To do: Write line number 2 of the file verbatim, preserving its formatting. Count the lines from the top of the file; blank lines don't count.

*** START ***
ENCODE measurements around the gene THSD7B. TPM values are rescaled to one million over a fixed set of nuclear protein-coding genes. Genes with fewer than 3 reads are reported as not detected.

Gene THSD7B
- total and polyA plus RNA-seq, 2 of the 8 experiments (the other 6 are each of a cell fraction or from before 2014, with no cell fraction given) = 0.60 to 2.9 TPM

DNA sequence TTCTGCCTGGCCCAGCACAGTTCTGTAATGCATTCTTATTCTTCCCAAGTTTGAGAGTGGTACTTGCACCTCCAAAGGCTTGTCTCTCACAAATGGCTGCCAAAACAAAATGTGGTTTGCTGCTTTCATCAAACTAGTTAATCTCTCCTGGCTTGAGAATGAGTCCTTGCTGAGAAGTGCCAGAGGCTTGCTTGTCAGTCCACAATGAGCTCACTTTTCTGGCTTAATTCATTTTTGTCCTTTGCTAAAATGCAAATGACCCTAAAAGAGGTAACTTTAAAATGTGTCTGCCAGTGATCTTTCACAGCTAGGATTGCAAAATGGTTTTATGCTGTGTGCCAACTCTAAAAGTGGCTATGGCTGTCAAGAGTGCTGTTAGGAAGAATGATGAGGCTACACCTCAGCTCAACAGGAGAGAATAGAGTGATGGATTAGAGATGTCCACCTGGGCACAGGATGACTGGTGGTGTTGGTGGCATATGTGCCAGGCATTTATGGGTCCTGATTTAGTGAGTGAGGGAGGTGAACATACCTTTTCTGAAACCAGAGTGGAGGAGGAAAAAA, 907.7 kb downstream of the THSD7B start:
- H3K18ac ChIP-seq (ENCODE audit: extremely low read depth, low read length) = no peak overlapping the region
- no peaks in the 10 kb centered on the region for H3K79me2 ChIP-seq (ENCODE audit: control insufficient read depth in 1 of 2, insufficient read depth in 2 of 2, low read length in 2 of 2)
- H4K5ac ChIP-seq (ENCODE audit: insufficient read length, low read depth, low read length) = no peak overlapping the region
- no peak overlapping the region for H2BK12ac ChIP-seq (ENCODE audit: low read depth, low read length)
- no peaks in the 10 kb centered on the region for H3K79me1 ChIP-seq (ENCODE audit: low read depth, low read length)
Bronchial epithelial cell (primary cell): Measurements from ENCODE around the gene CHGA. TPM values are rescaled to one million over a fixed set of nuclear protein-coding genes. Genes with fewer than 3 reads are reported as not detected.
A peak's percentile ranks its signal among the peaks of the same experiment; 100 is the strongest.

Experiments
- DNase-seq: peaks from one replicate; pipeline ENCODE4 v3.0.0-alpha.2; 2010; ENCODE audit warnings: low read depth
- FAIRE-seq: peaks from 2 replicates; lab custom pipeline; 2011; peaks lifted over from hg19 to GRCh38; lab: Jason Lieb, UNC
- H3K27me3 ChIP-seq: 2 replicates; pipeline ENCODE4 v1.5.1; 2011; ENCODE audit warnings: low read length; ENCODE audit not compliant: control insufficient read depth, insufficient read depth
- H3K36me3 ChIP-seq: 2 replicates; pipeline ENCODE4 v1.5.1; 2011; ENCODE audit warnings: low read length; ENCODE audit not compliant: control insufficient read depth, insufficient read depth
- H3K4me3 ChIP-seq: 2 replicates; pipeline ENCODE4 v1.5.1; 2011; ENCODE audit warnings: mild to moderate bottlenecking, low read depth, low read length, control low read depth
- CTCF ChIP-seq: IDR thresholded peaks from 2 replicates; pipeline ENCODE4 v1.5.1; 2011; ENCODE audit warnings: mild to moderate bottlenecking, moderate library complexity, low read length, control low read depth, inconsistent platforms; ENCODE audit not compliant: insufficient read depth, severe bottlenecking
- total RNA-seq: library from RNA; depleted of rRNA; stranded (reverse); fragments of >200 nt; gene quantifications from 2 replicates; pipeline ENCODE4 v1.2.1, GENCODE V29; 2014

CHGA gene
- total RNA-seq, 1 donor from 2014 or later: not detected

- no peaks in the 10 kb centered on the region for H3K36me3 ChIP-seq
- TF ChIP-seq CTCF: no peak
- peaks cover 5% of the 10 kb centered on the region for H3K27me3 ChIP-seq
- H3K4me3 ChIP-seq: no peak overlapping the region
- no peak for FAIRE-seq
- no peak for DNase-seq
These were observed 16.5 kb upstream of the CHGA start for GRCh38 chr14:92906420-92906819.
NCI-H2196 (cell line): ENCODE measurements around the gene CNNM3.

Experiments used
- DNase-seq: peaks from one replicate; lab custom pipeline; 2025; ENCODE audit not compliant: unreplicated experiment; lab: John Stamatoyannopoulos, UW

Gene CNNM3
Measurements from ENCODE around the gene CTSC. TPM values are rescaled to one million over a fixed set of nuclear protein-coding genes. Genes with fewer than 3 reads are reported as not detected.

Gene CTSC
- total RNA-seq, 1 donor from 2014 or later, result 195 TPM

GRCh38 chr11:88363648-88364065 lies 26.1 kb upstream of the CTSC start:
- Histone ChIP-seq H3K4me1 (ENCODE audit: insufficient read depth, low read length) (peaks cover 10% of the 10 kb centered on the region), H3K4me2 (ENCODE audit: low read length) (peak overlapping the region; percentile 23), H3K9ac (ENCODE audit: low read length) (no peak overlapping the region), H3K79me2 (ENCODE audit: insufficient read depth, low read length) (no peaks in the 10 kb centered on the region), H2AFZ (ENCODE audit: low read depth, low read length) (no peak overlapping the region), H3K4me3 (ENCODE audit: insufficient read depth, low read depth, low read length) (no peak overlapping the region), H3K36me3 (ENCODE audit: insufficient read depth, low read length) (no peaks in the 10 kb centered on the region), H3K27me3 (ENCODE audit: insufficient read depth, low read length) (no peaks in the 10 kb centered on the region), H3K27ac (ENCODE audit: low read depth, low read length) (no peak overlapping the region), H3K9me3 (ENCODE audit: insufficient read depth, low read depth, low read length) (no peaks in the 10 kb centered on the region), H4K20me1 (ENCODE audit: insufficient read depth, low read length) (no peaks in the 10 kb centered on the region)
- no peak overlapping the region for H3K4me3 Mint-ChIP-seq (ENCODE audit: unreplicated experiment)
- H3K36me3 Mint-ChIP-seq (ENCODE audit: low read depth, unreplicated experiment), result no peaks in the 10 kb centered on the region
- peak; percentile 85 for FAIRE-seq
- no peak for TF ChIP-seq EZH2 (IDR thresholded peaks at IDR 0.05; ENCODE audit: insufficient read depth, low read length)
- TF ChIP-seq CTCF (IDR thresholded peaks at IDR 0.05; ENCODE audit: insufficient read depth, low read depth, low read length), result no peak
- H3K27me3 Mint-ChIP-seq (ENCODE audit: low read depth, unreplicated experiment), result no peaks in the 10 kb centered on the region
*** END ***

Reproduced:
Gene THSD7B